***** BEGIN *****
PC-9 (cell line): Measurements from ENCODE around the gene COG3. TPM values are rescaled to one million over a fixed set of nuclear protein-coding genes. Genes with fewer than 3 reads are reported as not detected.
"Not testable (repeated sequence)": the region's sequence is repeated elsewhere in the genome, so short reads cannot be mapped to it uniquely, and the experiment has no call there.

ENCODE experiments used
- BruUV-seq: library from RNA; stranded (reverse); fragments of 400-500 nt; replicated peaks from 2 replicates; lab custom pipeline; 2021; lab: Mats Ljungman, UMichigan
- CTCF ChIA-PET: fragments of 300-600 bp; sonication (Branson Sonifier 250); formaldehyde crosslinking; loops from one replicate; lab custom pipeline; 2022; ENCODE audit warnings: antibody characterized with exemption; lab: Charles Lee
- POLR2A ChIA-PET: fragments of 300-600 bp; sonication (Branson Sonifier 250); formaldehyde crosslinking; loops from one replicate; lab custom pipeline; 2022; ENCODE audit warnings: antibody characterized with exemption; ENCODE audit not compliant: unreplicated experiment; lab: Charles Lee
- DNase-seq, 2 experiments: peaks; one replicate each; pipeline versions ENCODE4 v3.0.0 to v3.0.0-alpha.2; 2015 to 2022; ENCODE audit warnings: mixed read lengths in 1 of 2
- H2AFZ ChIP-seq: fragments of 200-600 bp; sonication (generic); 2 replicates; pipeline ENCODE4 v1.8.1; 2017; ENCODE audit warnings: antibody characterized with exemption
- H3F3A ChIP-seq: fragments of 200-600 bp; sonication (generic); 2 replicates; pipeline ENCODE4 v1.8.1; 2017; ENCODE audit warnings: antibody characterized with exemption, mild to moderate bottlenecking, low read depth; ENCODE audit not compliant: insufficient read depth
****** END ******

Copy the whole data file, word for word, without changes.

PC-9 (cell line): Measurements from ENCODE around the gene COG3. TPM values are rescaled to one million over a fixed set of nuclear protein-coding genes. Genes with fewer than 3 reads are reported as not detected.
"Not testable (repeated sequence)": the region's sequence is repeated elsewhere in the genome, so short reads cannot be mapped to it uniquely, and the experiment has no call there.

ENCODE experiments used
- BruUV-seq: library from RNA; stranded (reverse); fragments of 400-500 nt; replicated peaks from 2 replicates; lab custom pipeline; 2021; lab: Mats Ljungman, UMichigan
- CTCF ChIA-PET: fragments of 300-600 bp; sonication (Branson Sonifier 250); formaldehyde crosslinking; loops from one replicate; lab custom pipeline; 2022; ENCODE audit warnings: antibody characterized with exemption; lab: Charles Lee
- POLR2A ChIA-PET: fragments of 300-600 bp; sonication (Branson Sonifier 250); formaldehyde crosslinking; loops from one replicate; lab custom pipeline; 2022; ENCODE audit warnings: antibody characterized with exemption; ENCODE audit not compliant: unreplicated experiment; lab: Charles Lee
- DNase-seq, 2 experiments: peaks; one replicate each; pipeline versions ENCODE4 v3.0.0 to v3.0.0-alpha.2; 2015 to 2022; ENCODE audit warnings: mixed read lengths in 1 of 2
- H2AFZ ChIP-seq: fragments of 200-600 bp; sonication (generic); 2 replicates; pipeline ENCODE4 v1.8.1; 2017; ENCODE audit warnings: antibody characterized with exemption
- H3F3A ChIP-seq: fragments of 200-600 bp; sonication (generic); 2 replicates; pipeline ENCODE4 v1.8.1; 2017; ENCODE audit warnings: antibody characterized with exemption, mild to moderate bottlenecking, low read depth; ENCODE audit not compliant: insufficient read depth